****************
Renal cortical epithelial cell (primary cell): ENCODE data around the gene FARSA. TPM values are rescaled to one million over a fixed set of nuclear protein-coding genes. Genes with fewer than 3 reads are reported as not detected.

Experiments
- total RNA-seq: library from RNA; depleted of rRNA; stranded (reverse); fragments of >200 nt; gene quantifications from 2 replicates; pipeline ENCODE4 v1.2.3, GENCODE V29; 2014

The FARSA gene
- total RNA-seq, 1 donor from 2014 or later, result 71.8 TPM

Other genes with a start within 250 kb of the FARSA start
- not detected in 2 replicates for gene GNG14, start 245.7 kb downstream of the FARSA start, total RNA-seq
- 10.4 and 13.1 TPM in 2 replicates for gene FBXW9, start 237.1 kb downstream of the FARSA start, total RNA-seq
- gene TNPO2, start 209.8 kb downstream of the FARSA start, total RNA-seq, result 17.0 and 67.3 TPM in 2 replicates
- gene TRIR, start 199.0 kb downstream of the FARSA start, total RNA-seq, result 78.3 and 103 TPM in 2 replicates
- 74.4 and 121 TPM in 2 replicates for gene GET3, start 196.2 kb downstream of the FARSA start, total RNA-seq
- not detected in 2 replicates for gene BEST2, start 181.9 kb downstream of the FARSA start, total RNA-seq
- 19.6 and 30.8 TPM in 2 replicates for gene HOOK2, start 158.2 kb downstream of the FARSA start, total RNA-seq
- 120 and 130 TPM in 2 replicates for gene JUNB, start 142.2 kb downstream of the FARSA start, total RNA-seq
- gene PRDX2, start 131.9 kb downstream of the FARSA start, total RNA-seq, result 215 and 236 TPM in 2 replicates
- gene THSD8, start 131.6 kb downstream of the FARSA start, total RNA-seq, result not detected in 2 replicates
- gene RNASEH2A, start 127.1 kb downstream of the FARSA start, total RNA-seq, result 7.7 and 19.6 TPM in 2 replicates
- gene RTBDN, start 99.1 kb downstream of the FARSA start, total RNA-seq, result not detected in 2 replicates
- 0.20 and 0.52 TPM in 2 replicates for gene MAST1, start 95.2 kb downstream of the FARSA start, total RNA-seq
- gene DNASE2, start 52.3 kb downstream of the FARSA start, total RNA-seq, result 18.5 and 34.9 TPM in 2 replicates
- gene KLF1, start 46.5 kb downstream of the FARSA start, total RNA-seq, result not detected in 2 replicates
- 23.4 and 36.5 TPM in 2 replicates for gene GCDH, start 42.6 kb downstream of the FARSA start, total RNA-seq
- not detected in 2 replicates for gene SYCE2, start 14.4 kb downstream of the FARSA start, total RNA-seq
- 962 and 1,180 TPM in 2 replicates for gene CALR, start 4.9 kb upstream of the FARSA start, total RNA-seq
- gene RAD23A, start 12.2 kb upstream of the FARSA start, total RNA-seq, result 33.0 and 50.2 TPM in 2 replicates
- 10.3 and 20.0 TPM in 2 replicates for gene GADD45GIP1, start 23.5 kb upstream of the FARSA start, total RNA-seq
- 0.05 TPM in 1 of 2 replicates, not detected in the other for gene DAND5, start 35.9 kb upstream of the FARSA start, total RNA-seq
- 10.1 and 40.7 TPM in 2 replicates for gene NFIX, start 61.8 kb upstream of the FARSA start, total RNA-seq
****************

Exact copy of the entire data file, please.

Renal cortical epithelial cell (primary cell): ENCODE data around the gene FARSA. TPM values are rescaled to one million over a fixed set of nuclear protein-coding genes. Genes with fewer than 3 reads are reported as not detected.

Experiments
- total RNA-seq: library from RNA; depleted of rRNA; stranded (reverse); fragments of >200 nt; gene quantifications from 2 replicates; pipeline ENCODE4 v1.2.3, GENCODE V29; 2014

The FARSA gene
- total RNA-seq, 1 donor from 2014 or later, result 71.8 TPM

Other genes with a start within 250 kb of the FARSA start
- not detected in 2 replicates for gene GNG14, start 245.7 kb downstream of the FARSA start, total RNA-seq
- 10.4 and 13.1 TPM in 2 replicates for gene FBXW9, start 237.1 kb downstream of the FARSA start, total RNA-seq
- gene TNPO2, start 209.8 kb downstream of the FARSA start, total RNA-seq, result 17.0 and 67.3 TPM in 2 replicates
- gene TRIR, start 199.0 kb downstream of the FARSA start, total RNA-seq, result 78.3 and 103 TPM in 2 replicates
- 74.4 and 121 TPM in 2 replicates for gene GET3, start 196.2 kb downstream of the FARSA start, total RNA-seq
- not detected in 2 replicates for gene BEST2, start 181.9 kb downstream of the FARSA start, total RNA-seq
- 19.6 and 30.8 TPM in 2 replicates for gene HOOK2, start 158.2 kb downstream of the FARSA start, total RNA-seq
- 120 and 130 TPM in 2 replicates for gene JUNB, start 142.2 kb downstream of the FARSA start, total RNA-seq
- gene PRDX2, start 131.9 kb downstream of the FARSA start, total RNA-seq, result 215 and 236 TPM in 2 replicates
- gene THSD8, start 131.6 kb downstream of the FARSA start, total RNA-seq, result not detected in 2 replicates
- gene RNASEH2A, start 127.1 kb downstream of the FARSA start, total RNA-seq, result 7.7 and 19.6 TPM in 2 replicates
- gene RTBDN, start 99.1 kb downstream of the FARSA start, total RNA-seq, result not detected in 2 replicates
- 0.20 and 0.52 TPM in 2 replicates for gene MAST1, start 95.2 kb downstream of the FARSA start, total RNA-seq
- gene DNASE2, start 52.3 kb downstream of the FARSA start, total RNA-seq, result 18.5 and 34.9 TPM in 2 replicates
- gene KLF1, start 46.5 kb downstream of the FARSA start, total RNA-seq, result not detected in 2 replicates
- 23.4 and 36.5 TPM in 2 replicates for gene GCDH, start 42.6 kb downstream of the FARSA start, total RNA-seq
- not detected in 2 replicates for gene SYCE2, start 14.4 kb downstream of the FARSA start, total RNA-seq
- 962 and 1,180 TPM in 2 replicates for gene CALR, start 4.9 kb upstream of the FARSA start, total RNA-seq
- gene RAD23A, start 12.2 kb upstream of the FARSA start, total RNA-seq, result 33.0 and 50.2 TPM in 2 replicates
- 10.3 and 20.0 TPM in 2 replicates for gene GADD45GIP1, start 23.5 kb upstream of the FARSA start, total RNA-seq
- 0.05 TPM in 1 of 2 replicates, not detected in the other for gene DAND5, start 35.9 kb upstream of the FARSA start, total RNA-seq
- 10.1 and 40.7 TPM in 2 replicates for gene NFIX, start 61.8 kb upstream of the FARSA start, total RNA-seq